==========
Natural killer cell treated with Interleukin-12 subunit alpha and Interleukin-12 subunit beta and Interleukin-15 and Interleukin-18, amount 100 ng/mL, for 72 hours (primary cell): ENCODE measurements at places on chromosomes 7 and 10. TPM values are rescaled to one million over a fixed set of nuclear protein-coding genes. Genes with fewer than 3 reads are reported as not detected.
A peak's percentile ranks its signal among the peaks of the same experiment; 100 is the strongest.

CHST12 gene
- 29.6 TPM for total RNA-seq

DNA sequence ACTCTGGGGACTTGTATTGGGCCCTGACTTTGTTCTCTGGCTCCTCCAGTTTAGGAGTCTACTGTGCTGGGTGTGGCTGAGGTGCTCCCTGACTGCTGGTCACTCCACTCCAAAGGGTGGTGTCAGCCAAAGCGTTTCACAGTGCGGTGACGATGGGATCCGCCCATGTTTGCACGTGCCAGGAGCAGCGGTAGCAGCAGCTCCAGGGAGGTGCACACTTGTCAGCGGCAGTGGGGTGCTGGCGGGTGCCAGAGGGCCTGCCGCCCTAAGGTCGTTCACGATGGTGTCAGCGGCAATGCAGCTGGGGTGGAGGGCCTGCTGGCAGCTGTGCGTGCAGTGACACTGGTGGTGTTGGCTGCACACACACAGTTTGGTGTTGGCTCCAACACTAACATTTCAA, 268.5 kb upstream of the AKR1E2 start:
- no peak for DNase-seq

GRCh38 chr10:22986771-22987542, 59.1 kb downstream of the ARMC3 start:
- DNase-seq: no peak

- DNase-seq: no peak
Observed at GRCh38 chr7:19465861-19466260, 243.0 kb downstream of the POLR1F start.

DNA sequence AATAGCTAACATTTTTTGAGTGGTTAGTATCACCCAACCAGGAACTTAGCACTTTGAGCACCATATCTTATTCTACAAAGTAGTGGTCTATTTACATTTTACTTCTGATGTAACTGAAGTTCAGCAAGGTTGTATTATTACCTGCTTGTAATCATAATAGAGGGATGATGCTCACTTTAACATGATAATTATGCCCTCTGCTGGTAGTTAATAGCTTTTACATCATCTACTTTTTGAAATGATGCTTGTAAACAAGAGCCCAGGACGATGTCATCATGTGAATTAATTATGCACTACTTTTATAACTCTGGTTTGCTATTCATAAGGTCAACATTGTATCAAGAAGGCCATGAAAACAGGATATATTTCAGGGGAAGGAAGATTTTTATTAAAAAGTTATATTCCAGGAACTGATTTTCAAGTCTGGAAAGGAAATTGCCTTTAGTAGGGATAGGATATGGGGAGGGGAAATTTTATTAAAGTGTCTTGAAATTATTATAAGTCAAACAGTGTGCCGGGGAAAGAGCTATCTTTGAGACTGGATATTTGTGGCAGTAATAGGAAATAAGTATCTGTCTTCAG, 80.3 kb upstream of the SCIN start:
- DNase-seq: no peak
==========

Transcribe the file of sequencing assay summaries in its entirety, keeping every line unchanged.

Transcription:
Natural killer cell treated with Interleukin-12 subunit alpha and Interleukin-12 subunit beta and Interleukin-15 and Interleukin-18, amount 100 ng/mL, for 72 hours (primary cell): ENCODE measurements at places on chromosomes 7 and 10. TPM values are rescaled to one million over a fixed set of nuclear protein-coding genes. Genes with fewer than 3 reads are reported as not detected.
A peak's percentile ranks its signal among the peaks of the same experiment; 100 is the strongest.

CHST12 gene
- 29.6 TPM for total RNA-seq

DNA sequence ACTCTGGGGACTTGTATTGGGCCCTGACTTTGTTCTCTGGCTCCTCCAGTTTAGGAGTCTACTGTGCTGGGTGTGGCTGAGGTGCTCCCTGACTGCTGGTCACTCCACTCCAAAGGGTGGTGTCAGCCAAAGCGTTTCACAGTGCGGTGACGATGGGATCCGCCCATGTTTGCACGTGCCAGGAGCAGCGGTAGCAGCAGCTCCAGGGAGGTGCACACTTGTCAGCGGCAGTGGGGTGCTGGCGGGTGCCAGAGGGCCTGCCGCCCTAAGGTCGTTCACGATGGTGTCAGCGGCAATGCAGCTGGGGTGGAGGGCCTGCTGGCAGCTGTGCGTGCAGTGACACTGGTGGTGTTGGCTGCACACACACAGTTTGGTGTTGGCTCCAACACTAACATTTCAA, 268.5 kb upstream of the AKR1E2 start:
- no peak for DNase-seq

GRCh38 chr10:22986771-22987542, 59.1 kb downstream of the ARMC3 start:
- DNase-seq: no peak

- DNase-seq: no peak
Observed at GRCh38 chr7:19465861-19466260, 243.0 kb downstream of the POLR1F start.

DNA sequence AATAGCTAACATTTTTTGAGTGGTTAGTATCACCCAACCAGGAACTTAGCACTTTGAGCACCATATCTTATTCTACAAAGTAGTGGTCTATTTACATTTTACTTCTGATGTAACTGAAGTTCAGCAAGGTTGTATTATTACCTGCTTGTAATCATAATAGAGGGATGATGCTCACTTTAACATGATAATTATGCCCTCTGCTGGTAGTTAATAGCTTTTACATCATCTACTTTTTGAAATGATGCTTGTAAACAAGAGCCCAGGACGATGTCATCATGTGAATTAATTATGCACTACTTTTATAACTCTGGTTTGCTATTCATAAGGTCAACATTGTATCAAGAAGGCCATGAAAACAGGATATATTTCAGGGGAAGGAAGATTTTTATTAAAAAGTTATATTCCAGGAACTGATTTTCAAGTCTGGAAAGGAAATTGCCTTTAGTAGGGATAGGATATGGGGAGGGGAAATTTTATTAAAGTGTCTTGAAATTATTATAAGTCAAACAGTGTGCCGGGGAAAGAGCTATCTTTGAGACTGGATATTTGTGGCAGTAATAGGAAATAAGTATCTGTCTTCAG, 80.3 kb upstream of the SCIN start:
- DNase-seq: no peak